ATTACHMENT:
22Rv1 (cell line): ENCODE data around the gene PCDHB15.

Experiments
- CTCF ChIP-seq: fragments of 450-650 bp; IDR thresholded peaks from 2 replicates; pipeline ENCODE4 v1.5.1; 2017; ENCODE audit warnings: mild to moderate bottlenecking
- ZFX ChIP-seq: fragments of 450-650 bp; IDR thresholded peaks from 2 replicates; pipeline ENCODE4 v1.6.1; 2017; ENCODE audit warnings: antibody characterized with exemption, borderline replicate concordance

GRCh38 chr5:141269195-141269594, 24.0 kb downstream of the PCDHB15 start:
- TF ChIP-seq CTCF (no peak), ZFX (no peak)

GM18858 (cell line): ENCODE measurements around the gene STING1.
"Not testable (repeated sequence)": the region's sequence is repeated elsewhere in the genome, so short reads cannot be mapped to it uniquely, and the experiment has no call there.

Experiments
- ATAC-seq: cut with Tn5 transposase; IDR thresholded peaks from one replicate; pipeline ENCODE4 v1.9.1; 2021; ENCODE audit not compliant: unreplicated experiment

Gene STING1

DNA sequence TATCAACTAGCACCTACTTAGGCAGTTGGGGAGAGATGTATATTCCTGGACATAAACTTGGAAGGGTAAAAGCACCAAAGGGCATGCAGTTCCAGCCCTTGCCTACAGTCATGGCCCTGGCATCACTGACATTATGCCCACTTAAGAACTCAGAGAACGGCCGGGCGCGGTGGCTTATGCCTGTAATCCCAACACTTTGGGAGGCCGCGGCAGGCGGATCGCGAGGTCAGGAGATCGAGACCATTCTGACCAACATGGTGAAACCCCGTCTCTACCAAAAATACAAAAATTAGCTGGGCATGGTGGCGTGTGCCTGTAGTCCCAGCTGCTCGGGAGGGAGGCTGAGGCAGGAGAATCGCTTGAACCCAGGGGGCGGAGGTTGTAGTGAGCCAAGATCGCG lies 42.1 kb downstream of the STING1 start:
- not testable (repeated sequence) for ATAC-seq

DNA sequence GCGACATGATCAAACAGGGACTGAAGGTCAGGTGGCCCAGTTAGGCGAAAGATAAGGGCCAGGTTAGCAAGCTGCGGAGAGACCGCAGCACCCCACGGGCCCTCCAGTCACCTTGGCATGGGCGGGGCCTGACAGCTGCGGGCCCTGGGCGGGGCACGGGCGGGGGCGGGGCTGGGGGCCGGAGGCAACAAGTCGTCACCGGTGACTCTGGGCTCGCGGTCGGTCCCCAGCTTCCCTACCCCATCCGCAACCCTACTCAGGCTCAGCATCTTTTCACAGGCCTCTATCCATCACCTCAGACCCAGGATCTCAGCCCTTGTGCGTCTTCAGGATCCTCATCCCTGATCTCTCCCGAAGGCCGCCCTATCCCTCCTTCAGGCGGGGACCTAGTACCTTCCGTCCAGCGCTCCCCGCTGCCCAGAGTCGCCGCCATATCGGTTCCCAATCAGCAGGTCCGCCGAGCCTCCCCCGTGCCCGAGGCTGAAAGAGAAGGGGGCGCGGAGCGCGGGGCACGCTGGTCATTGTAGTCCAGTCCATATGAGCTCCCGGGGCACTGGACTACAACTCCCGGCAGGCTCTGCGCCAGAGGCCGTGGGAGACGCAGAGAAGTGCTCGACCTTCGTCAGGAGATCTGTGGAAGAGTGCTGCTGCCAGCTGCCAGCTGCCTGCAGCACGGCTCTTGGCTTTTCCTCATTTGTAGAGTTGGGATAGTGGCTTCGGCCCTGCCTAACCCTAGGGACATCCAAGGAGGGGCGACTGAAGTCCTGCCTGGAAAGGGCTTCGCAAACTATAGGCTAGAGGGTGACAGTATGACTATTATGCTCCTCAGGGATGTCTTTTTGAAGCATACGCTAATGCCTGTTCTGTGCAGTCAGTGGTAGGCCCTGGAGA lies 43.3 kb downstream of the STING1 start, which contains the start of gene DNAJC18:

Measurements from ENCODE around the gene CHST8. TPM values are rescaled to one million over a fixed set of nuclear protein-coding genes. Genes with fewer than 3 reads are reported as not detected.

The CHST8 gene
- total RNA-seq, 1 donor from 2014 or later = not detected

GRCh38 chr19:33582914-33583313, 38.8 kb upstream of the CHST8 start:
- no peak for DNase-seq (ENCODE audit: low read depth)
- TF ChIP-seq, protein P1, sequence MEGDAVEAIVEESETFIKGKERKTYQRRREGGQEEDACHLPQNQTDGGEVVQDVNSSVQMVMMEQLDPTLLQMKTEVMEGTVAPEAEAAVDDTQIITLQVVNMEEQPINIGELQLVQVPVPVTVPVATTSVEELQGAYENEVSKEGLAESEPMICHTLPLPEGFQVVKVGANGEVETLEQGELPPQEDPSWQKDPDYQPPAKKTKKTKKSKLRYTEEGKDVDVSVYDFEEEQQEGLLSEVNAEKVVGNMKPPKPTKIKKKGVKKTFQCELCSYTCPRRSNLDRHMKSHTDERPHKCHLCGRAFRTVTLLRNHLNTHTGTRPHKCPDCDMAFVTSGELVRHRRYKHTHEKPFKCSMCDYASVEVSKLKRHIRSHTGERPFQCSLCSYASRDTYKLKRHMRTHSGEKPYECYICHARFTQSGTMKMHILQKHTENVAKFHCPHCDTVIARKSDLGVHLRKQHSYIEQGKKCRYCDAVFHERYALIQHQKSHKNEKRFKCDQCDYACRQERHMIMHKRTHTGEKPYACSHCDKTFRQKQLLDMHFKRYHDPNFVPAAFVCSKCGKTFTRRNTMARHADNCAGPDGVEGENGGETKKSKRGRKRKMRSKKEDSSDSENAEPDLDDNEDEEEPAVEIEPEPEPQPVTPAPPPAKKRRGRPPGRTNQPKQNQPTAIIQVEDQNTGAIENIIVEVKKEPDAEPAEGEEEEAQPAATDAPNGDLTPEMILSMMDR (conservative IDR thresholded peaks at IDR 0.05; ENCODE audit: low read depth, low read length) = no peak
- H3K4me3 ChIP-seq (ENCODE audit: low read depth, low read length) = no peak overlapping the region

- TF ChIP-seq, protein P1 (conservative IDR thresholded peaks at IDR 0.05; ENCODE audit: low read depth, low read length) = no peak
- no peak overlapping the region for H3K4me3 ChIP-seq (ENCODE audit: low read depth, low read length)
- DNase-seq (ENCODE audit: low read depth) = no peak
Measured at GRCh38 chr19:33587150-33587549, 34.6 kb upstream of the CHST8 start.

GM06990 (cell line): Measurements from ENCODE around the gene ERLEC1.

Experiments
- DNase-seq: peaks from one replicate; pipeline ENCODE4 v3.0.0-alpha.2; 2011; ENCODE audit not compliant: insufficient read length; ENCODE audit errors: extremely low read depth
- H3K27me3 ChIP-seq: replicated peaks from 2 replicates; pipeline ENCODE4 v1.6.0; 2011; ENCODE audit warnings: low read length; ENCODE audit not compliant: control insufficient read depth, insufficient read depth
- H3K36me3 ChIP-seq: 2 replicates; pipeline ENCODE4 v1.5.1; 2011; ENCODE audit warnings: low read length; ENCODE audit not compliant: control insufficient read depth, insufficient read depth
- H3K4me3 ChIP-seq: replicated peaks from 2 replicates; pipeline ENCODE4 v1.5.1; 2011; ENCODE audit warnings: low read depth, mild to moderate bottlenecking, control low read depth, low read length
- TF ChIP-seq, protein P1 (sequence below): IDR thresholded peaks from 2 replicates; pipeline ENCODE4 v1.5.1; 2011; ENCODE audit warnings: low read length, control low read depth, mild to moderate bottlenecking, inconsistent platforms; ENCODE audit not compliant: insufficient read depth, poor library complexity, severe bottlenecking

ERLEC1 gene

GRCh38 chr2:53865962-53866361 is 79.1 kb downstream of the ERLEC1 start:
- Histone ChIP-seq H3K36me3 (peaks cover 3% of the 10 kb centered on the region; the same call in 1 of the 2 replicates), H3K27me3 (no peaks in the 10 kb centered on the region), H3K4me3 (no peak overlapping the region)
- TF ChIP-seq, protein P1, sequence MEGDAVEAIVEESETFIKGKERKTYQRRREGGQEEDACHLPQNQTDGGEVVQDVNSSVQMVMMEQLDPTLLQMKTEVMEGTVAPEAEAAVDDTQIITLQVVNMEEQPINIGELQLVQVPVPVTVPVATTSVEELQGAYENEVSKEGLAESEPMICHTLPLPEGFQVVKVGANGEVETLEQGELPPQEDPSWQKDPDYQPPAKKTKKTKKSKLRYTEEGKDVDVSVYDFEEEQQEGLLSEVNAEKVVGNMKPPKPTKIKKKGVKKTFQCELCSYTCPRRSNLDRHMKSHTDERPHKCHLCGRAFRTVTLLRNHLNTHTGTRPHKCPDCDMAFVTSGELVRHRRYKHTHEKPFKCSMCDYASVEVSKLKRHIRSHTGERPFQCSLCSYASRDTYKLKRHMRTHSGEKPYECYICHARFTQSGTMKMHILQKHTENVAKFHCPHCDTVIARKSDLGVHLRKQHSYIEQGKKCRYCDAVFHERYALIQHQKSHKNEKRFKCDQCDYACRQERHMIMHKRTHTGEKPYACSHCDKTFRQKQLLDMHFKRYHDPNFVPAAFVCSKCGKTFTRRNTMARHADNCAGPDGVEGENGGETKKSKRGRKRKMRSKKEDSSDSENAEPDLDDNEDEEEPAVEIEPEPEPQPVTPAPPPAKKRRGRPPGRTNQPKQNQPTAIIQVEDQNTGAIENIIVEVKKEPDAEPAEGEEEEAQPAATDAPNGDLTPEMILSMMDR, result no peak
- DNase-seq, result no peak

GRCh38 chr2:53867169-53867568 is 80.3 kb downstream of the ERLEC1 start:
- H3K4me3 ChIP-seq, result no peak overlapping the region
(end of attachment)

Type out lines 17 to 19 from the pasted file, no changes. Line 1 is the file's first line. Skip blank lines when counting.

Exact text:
- total RNA-seq, 1 donor from 2014 or later = not detected

GRCh38 chr19:33582914-33583313, 38.8 kb upstream of the CHST8 start:
- no peak for DNase-seq (ENCODE audit: low read depth)